Why investing directly in renewables projects is a worthwhile venture
It’s a new tax year, and the opportunity to apply for 2012/13 ISAs has been and gone. But worry not; for Rebecca O’Connor, editor of Trillion Fund, is on hand to explain about the benefits of direct investment in renewable energy projects.
In investment, ‘early adopters’ are those who like to be the first to test the latest exciting idea – and the first to the early returns. This group of profit-seekers have had their interests piqued lately by opportunities to invest directly in renewable energy projects.
Hazel Capital, a fund manager offering direct investment opportunities in large solar parks around the UK, recently extended its offer to investors wanting to take a minimum £50,000 stake (so not exactly mainstream) in a solar park in North Norfolk, until April 12. It has a total target of £13.5m. The target return on offer for investors is an IRR – internal rate of return – of 8.2% (net of fees and taxes).
Meanwhile Abundance Generation, a platform set up for the express purpose of offering retail investors ‘debentures’ – essentially loans to projects in exchange for a return – is in the middle of a £385,000 raise for a solar farm in Kent.
Its investors can look forward to 6.3-6.7% a year for 24 years and can invest from as little as £5 – so more accessible, but potentially less profitable, than Hazel Capital’s raise.
So far, such deals are proving popular. The Norfolk project is the 12th raise for a solar park from Hazel Capital and the Hoo project is the third from Abundance. Most raises (see trillionfund.com/directory for a list of current opportunities) have offered investors an IRR of something between 6-8% – a great deal more than they could get on a cash ISA.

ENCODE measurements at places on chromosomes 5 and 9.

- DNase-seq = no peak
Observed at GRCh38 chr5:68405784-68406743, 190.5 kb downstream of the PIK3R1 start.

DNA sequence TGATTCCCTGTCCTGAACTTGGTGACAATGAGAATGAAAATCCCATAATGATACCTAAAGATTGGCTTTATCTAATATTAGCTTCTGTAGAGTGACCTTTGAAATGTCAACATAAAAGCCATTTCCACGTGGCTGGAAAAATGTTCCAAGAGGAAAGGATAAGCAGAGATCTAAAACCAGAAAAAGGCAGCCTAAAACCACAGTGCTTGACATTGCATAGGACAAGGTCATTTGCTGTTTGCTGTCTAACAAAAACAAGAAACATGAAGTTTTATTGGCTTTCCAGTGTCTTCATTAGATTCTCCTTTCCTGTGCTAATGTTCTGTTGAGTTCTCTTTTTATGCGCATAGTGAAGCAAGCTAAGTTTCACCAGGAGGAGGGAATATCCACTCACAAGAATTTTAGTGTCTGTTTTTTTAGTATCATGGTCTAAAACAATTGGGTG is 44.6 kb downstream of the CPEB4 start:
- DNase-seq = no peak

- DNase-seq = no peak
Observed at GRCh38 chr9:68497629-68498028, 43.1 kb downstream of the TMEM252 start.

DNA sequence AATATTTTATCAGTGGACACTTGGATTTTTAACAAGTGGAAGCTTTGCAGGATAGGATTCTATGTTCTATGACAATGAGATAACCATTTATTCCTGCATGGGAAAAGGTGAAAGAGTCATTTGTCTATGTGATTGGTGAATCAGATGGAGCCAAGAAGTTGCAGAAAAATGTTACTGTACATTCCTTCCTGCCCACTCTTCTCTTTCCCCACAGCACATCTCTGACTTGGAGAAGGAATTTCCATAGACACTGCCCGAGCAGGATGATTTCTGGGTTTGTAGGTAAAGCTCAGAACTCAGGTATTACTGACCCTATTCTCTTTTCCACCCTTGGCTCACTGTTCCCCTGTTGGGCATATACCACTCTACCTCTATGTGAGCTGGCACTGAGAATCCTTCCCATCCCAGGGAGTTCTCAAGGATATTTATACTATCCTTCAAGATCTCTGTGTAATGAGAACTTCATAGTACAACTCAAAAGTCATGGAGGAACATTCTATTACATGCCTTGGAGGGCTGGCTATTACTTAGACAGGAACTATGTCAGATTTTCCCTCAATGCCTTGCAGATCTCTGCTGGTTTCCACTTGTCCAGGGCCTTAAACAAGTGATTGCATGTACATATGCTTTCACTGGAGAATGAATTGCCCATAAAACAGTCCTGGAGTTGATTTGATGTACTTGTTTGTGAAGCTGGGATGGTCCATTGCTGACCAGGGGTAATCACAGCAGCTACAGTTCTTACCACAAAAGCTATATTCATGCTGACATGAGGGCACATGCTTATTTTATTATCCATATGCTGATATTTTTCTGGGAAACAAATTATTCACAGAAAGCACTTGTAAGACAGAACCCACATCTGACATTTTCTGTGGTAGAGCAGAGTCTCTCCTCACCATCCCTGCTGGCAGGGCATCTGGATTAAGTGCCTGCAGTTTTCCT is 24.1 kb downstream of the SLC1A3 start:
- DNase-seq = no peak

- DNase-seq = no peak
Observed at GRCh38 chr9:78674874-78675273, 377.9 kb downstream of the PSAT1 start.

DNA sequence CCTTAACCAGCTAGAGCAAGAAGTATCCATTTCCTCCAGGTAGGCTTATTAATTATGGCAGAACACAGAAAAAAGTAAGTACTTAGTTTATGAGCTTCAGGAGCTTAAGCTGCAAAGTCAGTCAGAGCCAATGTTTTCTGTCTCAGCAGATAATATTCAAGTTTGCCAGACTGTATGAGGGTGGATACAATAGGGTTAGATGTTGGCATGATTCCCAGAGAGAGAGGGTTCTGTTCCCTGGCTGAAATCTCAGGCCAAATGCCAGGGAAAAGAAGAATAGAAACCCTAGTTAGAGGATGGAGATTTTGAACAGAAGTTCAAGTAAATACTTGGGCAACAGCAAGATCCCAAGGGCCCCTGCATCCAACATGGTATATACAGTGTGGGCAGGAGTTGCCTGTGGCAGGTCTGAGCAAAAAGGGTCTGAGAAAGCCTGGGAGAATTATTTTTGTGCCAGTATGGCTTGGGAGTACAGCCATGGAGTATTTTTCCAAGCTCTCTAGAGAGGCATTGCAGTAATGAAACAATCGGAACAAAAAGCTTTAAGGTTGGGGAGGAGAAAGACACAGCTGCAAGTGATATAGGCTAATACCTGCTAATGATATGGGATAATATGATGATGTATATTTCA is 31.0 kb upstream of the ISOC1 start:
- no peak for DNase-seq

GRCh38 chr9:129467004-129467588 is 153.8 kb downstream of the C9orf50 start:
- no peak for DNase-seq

Internal rate of return needs some explaining to the uninitiated, as it is not as straight forward as an interest rate. The IRR is the expected amount that can be returned to investors expressed as an annual rate, but based on the total income the project is expected to generate over its life. So if you sold your investment early, you would not necessarily receive this amount.
The IRR for renewables projects can be predicted with quite a lot of accuracy because the subsidies they attract are guaranteed and because the amount of wind or sun present in an area is fairly constant.
A different kind of investment
The opportunity to buy an equity share or a bond in a wind farm or solar park is a different kind of opportunity to anything that has gone before, for a number of reasons.
First, the investments are direct. There is no fund and no manager pooling a large number of investments and allocating the pot across a range of companies and sectors. The money goes straight to the project once the offer period closes.
Second, they are long-term. Very long-term, in fact, at between 20 and 25 years because this is the length of time that the subsidy the project attracts is guaranteed for. Although this doesn’t mean ‘guaranteed’ returns – capital and returns are at risk with any kind of investing – it does give some predictability, which, if you are going to invest in something for a quarter of your life, you will need.